Nigeria is among the 12 most dangerous countries for children, a new report by Save the Children International has said.
The report listed other countries to include: Syria, Somalia, Afghanistan, Yemen, DRC, Mali, CAR, Iraq, South Sudan and Sudan.
The report, which was released on Friday showed that a total of 93,236 children have been killed or maimed in conflicts in the last 10 years, with more than three million children living in an area where violence had been raging for 18 years or more.
It revealed that humanitarian organisations were denied access to children for more than 4,400 times – six times as often as in 2018.
In the report ‘Killed and Maimed: A Generation of Violations Against Children in Conflict’, Save the Children said 25 children, the equivalent of a classroom full of pupils, have been killed or injured on the average every day.
“The number of children recruited by armed forces rose by 639 in 2018 to 7,845 in 2019. Over 3,100 children were found to have been recruited in the Democratic Republic of Congo alone.
“Many were victims of airstrikes, shelling, landmines and other explosive weapons used in populated areas where families have been ripped apart and tens of thousands of children left dead or scarred for life.
“Last year alone, more than a third of the verified child casualties were caused by explosive weapons – with the number dramatically higher in Afghanistan, Iraq and Syria,” said Inger Ashing, the CEO of Save the Children International in the report.
According to the report, in 2019 some 426 million children lived in a conflict-affected area – a slight increase on the year before.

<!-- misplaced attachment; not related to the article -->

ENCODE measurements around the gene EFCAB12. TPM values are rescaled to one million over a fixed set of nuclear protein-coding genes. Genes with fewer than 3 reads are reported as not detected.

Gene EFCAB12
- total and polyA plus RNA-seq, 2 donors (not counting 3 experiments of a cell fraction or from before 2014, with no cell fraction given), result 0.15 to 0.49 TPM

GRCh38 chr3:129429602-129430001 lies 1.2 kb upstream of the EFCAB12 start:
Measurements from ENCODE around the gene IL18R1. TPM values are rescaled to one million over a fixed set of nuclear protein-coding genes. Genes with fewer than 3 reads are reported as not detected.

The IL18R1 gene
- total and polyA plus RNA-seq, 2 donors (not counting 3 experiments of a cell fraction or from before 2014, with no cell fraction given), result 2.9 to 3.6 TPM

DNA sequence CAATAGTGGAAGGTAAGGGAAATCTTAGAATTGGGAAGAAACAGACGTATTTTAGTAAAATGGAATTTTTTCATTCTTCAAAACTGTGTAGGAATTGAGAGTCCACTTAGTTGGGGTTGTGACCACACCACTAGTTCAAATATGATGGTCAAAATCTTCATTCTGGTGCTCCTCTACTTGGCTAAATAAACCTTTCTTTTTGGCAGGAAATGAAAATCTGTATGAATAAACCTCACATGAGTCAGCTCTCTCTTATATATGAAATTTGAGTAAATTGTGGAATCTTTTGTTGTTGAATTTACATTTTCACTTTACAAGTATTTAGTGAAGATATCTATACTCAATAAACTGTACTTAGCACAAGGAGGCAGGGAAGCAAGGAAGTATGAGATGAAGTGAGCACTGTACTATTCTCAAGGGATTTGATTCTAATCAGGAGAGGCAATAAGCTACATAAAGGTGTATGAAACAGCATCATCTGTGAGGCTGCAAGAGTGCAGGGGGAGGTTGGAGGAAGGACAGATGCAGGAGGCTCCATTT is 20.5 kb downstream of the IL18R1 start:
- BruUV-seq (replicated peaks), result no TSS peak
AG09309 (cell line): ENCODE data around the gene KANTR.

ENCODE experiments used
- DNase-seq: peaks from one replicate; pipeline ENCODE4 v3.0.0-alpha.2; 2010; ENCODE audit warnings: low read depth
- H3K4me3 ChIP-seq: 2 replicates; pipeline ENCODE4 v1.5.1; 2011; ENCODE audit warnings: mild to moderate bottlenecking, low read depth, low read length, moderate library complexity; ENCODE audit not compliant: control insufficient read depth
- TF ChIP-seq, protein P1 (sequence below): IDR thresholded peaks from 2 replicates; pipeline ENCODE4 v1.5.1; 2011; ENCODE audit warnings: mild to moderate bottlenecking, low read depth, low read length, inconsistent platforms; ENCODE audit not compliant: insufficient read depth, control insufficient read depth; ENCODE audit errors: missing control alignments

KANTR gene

It stated that around 160 million children lived in a high-intensity conflict zone, also an increase compared to 2018.
The impact of explosive weapons on children is complex, Ashing said, robbing families of their hopes and their ability to access vital services, and often profoundly altering the direction of a child’s life.
The report launched on World Children’s Day is the fourth in a series entitled ‘Stop the War on Children’.
Ashing noted that it shines a spotlight on six grave violations committed against children in conflict zones.
“Over the past decade, more than 200,000 such violations were verified. The record was sadly broken in 2019, which saw 26,233 grave violations committed. The actual number is likely to be even higher as some violations, notably sexual abuse, are grossly underreported.
“Behind the stark numbers are countless stories of the child victims of war. Many are casualties of people blatantly disregarding international laws and standards, and governments turning a blind eye.
“Yet several countries have made a conscious decision to keep selling arms to warring parties even where it was clear they were being used against children. This cannot go on.’’
“Save the Children International calls for states to endorse declaration on avoiding use of explosive weapons in populated areas,” she said.
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